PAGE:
The Null Device
Posts matching tags 'geoffrey robertson qc'
The Independent has a profile of Geoffrey Robertson QC, the eminent human-rights lawyer who recently wrote an indictment of the Pope for knowingly fostering child abuse and whose next project is likely to be defending Wikipedia editor Julian Assange from extradition to the US on espionage charges:
Robertson decided that his future lay in Britain. He was eventually called to the bar 1973 and embarked on a remarkable career. Cause célèbre followed cause célèbre. In 1978 he defended two journalists who had been accused of breaching the Official Secrets Act when they interviewed a former intelligence officer. The acquittal of the journalists was a landmark victory for press freedom. Robertson went on to defend Gay News and the National Theatre from the legal assaults of Mary Whitehouse. These trials – and their outcome – helped to deliver the coup de grâce to cultural censorship in Britain.
As a QC he prosecuted the Malawian dictator Hastings Banda and defended dissidents detained by Lee Kuan Yew in Singapore. He appeared in many Caribbean death sentence appeals at the Privy Council. And in 2002 came a move from defence to judgment, when Robertson served as a judge on the United Nations war crimes tribunal in Sierra Leone.
It would be an exaggeration to say that Robertson's private life has been as eventful as his public one. But his marriage to the wisecracking Australian novelist Kathy Lette has kept him close to the media spotlight, even when not in the court. The two met in Brisbane 20 years ago filming an episode of Robertson's long-running Australian current affairs television programme Hypotheticals. Both were in relationships at the time, Robertson with the future television chef Nigella Lawson, and Lette married to the Australian television executive Kim Williams. "Opposites attract" is Robertson's explanation of the unlikely union of the crusading liberal barrister and the author of such works as Foetal Attraction and Men – A User's Guide.IMHO, Robertson is one of the heroes of our age.
Veteran human rights lawyer Geoffrey Robertson, QC, has published a new book, in which he calls for the Vatican to be treated as a rogue state until it substantially alters its ancient canon law, which, among other things, protects child rapists:
''The worst that can happen, other than an order to do penance, is 'laicisation', that is, defrocking, which permits the paedophile to leave the church and get a job in a state school or care home without anyone knowing of this conviction. Canon law has no sex offenders registry.Robertson also argues that the Pope is not a legitimate head of state, with the 1929 Lateran Treaty, which established the Vatican, not being a legitimate international treaty, but rather a deal between Mussolini and a pro-fascist Pope.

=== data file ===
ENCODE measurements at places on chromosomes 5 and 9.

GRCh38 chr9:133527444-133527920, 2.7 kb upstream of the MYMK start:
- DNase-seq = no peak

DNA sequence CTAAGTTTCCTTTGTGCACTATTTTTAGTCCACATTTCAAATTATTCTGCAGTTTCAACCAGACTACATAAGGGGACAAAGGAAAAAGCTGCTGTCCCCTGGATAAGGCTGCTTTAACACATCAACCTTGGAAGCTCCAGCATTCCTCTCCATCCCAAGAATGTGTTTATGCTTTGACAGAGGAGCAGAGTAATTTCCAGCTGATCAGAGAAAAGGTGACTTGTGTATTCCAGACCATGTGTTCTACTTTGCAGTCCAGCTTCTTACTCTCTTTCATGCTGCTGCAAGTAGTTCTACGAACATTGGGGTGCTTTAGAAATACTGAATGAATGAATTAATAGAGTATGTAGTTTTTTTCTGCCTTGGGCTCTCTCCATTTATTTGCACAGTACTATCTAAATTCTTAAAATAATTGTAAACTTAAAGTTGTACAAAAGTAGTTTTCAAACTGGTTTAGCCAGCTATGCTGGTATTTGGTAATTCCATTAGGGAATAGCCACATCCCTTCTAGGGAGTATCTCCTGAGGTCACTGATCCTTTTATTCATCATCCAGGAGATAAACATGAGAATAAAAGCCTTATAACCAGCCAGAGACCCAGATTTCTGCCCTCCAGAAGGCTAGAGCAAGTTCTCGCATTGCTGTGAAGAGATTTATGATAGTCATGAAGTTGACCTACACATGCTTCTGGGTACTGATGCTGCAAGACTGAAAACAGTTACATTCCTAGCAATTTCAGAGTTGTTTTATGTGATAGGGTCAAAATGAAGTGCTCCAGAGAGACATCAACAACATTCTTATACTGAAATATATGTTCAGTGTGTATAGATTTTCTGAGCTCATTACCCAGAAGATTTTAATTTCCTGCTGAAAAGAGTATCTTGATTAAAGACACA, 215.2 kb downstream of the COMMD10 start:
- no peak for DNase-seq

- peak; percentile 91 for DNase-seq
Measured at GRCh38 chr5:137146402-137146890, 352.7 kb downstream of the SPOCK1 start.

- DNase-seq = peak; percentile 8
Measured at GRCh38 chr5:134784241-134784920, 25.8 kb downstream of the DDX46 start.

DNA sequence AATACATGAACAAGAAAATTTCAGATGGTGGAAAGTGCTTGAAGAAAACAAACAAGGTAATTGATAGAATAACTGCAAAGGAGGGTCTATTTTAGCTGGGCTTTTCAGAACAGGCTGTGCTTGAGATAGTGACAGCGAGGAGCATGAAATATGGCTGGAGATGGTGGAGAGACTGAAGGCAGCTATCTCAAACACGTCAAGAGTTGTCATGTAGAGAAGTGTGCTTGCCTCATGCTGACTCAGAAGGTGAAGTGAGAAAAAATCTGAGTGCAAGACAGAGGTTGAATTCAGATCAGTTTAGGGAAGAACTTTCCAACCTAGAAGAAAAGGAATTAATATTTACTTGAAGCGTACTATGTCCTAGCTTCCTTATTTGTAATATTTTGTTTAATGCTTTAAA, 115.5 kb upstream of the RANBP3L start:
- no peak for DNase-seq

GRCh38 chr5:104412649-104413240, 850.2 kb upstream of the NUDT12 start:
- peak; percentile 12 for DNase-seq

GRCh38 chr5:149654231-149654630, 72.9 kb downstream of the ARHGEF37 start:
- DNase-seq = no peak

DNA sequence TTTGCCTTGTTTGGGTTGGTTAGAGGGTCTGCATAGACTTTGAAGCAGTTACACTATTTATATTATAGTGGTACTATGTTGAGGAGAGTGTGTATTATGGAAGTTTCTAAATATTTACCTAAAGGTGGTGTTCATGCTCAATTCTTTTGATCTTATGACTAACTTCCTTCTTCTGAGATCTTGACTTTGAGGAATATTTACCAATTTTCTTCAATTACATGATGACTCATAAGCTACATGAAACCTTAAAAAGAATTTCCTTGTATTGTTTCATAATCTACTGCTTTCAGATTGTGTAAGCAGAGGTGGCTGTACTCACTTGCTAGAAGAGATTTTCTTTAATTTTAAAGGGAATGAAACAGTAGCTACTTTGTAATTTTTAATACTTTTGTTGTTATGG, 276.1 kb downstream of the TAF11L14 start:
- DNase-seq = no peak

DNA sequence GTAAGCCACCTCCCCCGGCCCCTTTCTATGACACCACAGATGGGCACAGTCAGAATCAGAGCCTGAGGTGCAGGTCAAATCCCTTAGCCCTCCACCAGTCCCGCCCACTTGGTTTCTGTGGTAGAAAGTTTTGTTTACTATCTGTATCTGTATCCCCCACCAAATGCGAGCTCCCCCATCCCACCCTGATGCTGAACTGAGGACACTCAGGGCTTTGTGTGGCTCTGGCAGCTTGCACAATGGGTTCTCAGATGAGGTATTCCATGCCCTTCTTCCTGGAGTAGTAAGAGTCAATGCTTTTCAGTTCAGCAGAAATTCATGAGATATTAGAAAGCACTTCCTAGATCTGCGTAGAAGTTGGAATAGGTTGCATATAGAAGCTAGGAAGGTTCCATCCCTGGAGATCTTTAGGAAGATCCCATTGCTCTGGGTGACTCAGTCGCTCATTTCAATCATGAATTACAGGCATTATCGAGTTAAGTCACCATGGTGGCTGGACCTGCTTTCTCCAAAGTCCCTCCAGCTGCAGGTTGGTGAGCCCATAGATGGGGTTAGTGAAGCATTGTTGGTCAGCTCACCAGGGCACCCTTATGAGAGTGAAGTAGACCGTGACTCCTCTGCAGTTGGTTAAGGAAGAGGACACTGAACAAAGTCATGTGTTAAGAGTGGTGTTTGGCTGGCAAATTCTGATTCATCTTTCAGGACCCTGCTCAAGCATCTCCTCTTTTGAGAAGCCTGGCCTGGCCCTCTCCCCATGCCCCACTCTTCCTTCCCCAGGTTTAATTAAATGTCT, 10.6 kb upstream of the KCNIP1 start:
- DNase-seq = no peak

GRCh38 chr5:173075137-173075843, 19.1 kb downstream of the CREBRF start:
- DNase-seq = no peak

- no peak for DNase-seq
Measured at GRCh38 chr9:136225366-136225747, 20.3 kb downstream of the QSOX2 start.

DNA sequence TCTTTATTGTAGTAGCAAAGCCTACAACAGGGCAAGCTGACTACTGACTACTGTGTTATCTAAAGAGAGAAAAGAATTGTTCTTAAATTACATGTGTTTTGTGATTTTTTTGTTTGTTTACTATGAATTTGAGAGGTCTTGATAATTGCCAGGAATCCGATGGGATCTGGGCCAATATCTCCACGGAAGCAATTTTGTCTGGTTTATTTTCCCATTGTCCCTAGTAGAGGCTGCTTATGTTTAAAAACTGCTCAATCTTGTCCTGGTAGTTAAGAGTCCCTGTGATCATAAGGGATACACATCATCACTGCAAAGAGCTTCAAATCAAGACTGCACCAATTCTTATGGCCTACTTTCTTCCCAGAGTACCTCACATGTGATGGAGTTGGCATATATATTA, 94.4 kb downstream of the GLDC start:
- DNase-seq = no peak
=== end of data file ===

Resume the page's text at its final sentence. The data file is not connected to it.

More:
The current Pope is about to make a visit to the UK, which is being treated officially as a state visit. Various humanist, secularist and human rights groups are organising protests.
As revelations of endemic child rape supported by the Catholic Church for decades (if not centuries) emerge, including claims that the current Pope was instrumental in protecting rapists, the Church has responded,
apologising profusely, handing suspects over to authorities and liquidating its assets to pay compensation, rubbishing the accusations as "petty gossip", blaming "gay culture" for child abuse and comparing criticism of the Church to anti-Semitism. Some are calling for the Pope to be dismissed, though, unfortunately, there is no way to sack a Pope, what with him being infallible and all that. Now, Geoffrey Robertson, QC, has called for Pope Benedict XVI to be put on trial by the International Criminal Court; Robertson argues that the sovereign immunity of the Vatican is too flimsy to stand up, and even if not, heads of state who preside over atrocities can be stripped of it to face trial:
It hinges on the assumption that the Vatican, or its metaphysical emanation, the Holy See, is a state. But the papal states were extinguished by invasion in 1870 and the Vatican was created by fascist Italy in 1929 when Mussolini endowed this tiny enclave – 0.17 of a square mile containing 900 Catholic bureaucrats – with "sovereignty in the international field ... in conformity with its traditions and the exigencies of its mission in the world". The notion that statehood can be created by another country's unilateral declaration is risible: Iran could make Qom a state overnight, or the UK could launch Canterbury on to the international stage.
This claim could be challenged successfully in the UK and in the European Court of Human Rights. But in any event, head of state immunity provides no protection for the pope in the international criminal court (see its current indictment of President Bashir). The ICC Statute definition of a crime against humanity includes rape and sexual slavery and other similarly inhumane acts causing harm to mental or physical health, committed against civilians on a widespread or systematic scale, if condoned by a government or a de facto authority. It has been held to cover the recruitment of children as soldiers or sex slaves. If acts of sexual abuse by priests are not isolated or sporadic, but part of a wide practice both known to and unpunished by their de facto authority then they fall within the temporal jurisdiction of the ICC – if that practice continued after July 2002, when the court was established.